EASL Clinical Practice Guidelines

Introduction

Hepatic encephalopathy (HE) is a frequent complication and one of the most debilitating manifestations of liver disease, severely affecting the lives of patients and their caregivers. Furthermore, cognitive impairment associated with cirrhosis results in utilization of more health care resources in adults than other manifestations of liver disease [2]. Progress in the area has been hindered by the complex pathogenesis that is not yet fully elucidated. Apart from such biological factors, there remains the larger obstacle that there are no universally accepted standards for the definition, diagnosis, classification, or treatment of HE, mostly as a result of insufficient clinical studies and standardized definitions. Clinical management tends to be dependent on local standards and personal views. This is an unfavorable situation for patients and contrasts with the severity of the condition and the high level of standardization in other complications of cirrhosis. The lack of consistency in the nomenclature and general standards renders comparisons among studies and patient populations difficult, introduces bias, and hinders progress in clinical research for HE. The latest attempts to standardize the nomenclature were published in 2002 and suggestions for the design of HE trials in 2011. Because there is an unmet need for recommendations on the clinical management of HE, the EASL and the AASLD jointly agreed to create these practice guidelines. It is beyond the scope of these guidelines to elaborate on the theories of pathogenesis of HE, as well as the management of encephalopathy resulting from acute liver failure (ALF), which has been published as guidelines recently. Rather, its aim is to present standardized terminology and recommendations to all health care workers who have patients with HE, regardless of their medical discipline, and focus on adult patients with chronic liver disease (CLD), which is, by far, the most frequent scenario.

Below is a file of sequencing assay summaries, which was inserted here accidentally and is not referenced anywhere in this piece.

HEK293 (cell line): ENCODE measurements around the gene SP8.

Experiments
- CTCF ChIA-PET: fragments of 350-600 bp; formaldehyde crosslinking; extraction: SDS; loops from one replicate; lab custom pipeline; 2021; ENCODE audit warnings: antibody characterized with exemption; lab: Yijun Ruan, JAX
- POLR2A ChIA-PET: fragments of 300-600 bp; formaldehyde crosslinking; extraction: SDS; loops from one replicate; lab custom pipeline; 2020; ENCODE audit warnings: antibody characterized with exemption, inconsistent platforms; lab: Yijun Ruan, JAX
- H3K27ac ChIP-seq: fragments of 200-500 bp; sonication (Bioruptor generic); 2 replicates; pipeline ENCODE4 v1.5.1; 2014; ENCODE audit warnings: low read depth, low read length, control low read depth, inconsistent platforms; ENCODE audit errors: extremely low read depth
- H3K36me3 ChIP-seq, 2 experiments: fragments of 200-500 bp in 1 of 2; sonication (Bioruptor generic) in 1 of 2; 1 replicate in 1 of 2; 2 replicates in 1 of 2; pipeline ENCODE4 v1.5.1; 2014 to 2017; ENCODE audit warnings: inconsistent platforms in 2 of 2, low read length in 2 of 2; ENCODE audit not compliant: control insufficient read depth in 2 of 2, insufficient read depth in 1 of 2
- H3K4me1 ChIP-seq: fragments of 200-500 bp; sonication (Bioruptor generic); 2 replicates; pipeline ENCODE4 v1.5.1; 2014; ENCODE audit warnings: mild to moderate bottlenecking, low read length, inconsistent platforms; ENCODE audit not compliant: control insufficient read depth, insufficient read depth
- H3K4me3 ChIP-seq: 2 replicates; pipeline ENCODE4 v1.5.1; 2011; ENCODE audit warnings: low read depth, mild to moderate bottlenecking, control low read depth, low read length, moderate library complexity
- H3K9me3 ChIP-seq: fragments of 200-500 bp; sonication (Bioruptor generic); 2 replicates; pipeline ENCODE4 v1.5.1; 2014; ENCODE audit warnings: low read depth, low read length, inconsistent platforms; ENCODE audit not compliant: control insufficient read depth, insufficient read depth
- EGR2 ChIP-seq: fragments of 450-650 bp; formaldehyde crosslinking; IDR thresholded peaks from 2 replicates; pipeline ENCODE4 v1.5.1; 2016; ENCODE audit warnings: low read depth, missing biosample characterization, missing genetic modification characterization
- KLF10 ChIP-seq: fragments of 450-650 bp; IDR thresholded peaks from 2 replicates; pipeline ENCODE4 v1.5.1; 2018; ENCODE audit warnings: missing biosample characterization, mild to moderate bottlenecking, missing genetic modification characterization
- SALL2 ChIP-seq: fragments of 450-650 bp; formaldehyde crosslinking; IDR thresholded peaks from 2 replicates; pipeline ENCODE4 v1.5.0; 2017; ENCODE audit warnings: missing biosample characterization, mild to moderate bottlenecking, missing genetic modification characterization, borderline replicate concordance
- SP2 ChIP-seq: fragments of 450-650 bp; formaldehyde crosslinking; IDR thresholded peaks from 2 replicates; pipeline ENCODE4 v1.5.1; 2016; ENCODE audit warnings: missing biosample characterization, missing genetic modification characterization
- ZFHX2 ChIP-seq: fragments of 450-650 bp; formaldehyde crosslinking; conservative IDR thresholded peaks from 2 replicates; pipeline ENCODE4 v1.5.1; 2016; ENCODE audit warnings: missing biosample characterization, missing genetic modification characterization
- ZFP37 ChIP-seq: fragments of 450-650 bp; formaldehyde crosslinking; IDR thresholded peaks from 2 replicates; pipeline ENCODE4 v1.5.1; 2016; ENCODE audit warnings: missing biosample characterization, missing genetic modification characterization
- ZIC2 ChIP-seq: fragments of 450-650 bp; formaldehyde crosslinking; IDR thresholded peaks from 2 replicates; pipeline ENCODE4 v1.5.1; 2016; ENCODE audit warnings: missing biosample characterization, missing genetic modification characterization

As these guidelines on HE were created, the authors found a limited amount of high-quality evidence to extract from the existing literature. There are many reasons for this; the elusive character of HE is among them, as well as the lack of generally accepted and utilized terms for description and categorization of HE. This makes a practice guideline all the more necessary for future improvement of clinical studies and, subsequently, the quality of management of patients with HE. With the existing body of evidence, these guidelines encompass the authors' best, carefully considered opinions. Although not all readers may necessarily agree with all aspects of the guidelines, their creation and adherence to them is the best way forward, with future adjustments when there is emergence of new evidence.